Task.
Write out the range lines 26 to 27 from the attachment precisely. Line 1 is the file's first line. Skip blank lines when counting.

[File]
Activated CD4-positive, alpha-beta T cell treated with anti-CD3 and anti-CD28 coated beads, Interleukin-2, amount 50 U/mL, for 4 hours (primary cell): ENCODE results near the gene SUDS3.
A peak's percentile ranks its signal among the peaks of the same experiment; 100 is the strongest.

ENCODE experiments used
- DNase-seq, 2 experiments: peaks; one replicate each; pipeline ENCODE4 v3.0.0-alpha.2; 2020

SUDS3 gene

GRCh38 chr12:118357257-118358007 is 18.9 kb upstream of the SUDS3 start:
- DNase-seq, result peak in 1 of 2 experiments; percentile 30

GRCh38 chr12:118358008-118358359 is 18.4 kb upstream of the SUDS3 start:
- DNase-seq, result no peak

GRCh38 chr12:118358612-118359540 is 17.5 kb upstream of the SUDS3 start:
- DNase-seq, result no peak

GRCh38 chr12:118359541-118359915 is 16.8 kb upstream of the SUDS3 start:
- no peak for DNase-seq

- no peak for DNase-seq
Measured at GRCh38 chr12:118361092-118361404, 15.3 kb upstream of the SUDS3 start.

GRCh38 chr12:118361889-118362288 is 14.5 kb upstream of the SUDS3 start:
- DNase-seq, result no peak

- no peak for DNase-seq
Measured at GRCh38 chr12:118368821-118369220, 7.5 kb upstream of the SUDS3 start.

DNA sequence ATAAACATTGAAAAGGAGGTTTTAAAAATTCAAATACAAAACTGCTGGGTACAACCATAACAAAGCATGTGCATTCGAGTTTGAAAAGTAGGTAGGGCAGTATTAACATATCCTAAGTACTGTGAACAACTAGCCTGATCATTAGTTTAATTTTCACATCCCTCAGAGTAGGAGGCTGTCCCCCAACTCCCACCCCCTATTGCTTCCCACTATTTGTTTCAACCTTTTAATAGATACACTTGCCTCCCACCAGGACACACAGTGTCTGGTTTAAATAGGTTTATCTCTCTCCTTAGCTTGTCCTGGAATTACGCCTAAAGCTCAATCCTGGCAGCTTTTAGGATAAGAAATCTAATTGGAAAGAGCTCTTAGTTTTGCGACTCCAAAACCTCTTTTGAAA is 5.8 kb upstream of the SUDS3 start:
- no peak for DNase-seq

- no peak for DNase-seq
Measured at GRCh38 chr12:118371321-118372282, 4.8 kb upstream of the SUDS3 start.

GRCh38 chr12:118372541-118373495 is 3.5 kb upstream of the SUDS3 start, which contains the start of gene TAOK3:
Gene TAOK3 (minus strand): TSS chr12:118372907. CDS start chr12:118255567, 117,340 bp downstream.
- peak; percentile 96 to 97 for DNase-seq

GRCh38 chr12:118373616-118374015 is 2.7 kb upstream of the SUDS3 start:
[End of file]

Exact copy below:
- peak; percentile 96 to 97 for DNase-seq

GRCh38 chr12:118373616-118374015 is 2.7 kb upstream of the SUDS3 start: